Oct 27, 2010

Best Shot: The Night of the Hunter

*This post is part of Nathaniel’s “Hit Me With Your Best Shot” Series.

For on reason or another, I never got to take part in this fantastic series at The Film Experience, even though I had seen most of the films discussed. The season finale seemed like the last chance to finally participate, but that meant I had to watch Charles Laughton’s sole directorial effort The Night of the Hunter for the first time.

The film tells the story of two kids, John and Pearl Harper, whose father is executed on charges of murder but leaves a large sum of money left behind, hiding it before his arrest and only telling the kids of its place. When Harry Powell (Robert Mitchum) spends a night with Harper in jail before his execution, he finds out about the money. Once out of jail, and posing as a man of god, he marries the widow of Harper (Shelley Winters) hoping to obtain the money, but things go awry.

Six shots I like for their sheer beauty.

Nathaniel’s choice is obviously an informed one. The film is one of the best shot films I’ve ever seen and there’s an abundance of shots to choose from which makes it easier and harder for me at the same time. You can’t watch this film and not notice the amazing work Stanley Cortez has done with shadows. He manages to create intensity, eeriness and tranquility, define characters and set moods all with his noir-like lighting. (Although, if this were a review of the film, I’d definitely have to mention how helpful the music and the sound work are.)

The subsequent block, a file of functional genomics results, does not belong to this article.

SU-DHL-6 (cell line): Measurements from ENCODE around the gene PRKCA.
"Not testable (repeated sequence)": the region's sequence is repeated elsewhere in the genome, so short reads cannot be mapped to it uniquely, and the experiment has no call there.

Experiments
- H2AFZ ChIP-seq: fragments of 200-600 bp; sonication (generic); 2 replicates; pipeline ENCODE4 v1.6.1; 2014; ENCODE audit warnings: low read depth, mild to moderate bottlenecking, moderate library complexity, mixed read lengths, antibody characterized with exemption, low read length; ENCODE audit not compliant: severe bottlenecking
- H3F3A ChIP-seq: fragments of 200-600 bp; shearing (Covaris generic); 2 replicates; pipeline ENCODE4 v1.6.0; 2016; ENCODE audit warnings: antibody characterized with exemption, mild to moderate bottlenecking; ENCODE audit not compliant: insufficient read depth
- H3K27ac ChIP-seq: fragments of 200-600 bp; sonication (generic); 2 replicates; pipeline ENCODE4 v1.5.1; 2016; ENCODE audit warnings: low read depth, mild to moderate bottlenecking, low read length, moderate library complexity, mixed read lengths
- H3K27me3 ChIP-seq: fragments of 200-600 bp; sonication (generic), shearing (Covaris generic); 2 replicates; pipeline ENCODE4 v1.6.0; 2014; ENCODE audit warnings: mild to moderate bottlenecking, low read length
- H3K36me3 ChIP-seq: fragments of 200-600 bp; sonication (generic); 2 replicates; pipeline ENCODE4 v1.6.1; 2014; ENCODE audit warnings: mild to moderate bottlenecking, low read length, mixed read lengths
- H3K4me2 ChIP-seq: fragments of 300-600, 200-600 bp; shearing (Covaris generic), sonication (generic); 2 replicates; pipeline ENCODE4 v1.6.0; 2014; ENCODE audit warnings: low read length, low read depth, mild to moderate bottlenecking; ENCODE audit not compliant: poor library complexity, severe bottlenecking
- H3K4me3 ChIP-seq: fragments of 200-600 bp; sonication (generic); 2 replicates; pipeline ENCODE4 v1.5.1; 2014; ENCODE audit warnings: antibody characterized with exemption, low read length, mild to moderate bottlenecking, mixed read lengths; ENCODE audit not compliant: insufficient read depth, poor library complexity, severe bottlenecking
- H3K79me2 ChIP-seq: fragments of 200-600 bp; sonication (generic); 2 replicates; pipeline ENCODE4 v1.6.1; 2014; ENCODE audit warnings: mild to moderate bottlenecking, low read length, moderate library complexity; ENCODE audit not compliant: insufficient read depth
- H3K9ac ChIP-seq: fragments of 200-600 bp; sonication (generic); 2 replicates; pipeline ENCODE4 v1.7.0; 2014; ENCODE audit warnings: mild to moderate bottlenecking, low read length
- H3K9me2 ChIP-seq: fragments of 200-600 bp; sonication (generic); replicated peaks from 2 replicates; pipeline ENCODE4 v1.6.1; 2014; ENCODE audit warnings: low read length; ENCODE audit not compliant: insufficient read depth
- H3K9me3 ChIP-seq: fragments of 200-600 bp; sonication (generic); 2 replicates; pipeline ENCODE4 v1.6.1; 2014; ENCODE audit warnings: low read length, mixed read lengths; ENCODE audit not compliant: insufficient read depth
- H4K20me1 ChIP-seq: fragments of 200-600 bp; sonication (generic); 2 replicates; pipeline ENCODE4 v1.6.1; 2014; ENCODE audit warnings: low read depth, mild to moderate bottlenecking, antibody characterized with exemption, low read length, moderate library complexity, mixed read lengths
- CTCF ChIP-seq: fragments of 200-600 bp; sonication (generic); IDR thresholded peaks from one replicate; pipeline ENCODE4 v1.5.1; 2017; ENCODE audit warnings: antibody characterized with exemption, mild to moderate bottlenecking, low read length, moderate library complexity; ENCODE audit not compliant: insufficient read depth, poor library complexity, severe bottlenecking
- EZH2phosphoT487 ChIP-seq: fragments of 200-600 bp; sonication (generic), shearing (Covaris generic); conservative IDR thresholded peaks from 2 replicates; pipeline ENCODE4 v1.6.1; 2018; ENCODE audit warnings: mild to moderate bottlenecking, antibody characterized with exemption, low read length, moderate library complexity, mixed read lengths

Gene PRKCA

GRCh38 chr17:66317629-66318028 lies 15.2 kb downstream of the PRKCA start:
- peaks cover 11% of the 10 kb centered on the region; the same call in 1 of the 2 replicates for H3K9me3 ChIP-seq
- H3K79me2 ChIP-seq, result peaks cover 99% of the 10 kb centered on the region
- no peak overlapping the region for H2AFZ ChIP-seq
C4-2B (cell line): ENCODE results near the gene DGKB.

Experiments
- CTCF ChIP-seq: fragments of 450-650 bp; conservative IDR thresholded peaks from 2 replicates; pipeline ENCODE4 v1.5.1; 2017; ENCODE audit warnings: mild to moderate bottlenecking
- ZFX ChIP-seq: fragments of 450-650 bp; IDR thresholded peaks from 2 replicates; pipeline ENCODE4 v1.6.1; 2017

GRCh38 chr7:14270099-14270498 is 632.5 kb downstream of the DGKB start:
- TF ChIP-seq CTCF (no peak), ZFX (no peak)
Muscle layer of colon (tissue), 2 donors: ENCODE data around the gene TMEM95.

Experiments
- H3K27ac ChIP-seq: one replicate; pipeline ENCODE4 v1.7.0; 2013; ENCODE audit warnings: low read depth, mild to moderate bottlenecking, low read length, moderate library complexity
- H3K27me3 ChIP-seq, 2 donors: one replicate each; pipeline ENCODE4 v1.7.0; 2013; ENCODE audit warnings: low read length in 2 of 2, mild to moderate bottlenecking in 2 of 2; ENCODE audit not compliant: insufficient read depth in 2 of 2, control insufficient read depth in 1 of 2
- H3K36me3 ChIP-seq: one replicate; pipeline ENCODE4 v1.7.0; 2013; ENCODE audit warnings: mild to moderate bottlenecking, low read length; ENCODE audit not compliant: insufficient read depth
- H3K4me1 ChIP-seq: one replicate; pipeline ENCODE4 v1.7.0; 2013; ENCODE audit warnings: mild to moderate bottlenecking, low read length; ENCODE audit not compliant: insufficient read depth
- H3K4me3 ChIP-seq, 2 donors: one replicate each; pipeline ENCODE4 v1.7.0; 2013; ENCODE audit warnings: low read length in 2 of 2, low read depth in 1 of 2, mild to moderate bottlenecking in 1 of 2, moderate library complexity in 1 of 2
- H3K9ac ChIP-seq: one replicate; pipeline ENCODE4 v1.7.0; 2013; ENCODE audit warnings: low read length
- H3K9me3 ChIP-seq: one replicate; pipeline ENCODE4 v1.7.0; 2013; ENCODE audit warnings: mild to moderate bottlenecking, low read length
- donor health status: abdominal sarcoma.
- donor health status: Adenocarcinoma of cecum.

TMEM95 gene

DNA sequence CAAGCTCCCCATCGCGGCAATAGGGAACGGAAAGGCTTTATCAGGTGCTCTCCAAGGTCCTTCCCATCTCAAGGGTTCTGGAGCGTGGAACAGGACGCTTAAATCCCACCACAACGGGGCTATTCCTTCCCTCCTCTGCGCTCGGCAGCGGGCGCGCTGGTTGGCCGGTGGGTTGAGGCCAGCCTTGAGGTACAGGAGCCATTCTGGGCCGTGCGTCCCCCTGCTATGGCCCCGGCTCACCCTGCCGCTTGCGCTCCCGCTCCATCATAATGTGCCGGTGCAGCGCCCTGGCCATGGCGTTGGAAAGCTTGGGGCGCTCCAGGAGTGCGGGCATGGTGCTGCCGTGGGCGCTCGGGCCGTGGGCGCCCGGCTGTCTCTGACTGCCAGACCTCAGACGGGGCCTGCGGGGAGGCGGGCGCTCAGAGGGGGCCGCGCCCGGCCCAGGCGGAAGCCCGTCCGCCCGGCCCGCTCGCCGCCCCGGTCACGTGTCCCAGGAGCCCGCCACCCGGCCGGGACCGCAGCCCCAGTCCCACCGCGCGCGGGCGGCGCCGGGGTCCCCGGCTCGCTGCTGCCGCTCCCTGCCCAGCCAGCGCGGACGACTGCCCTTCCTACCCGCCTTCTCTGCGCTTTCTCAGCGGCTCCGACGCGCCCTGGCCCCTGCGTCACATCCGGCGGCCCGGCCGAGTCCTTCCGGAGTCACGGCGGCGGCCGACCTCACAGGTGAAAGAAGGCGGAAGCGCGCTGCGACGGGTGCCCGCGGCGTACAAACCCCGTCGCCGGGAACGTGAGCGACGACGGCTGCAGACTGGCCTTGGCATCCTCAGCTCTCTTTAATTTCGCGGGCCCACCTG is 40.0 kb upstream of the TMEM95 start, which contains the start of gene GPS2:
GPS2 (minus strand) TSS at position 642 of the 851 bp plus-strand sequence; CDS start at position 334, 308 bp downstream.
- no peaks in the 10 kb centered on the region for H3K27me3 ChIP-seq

In the end, I narrowed my favourites down to these:

Second Runner-up:

The house! Because every time there’s a long shot of the house, it promises something unexpected, important or just scary happening. The same shot of the Harpers’ house repeats several times during the film and then, a couple of times , there's a shot of Cooper's house; but each time it got me excited to see what was next.


Double creepy shot of Powell. Because of the great villain he is and the great performance by Mitchum.

Favourite shot:

Because very early on, this shot summarizes the film. John is rendered black in a silhouette, as if he is in hiding, and Powell, sneaks up on him, as he chases him during the whole film.

Oct 20, 2010

The metamorphosis of Rooney Mara

From the sweet and lovable Erica Albright of The Social Network:

to the mysterious and enigmatic Lisbeth Salander of The Girl with the Dragon Tattoo:

Can she be just as good in her second film with David Fincher?
Can Fincher's unique directorial style elevate the original film? can't wait to find out!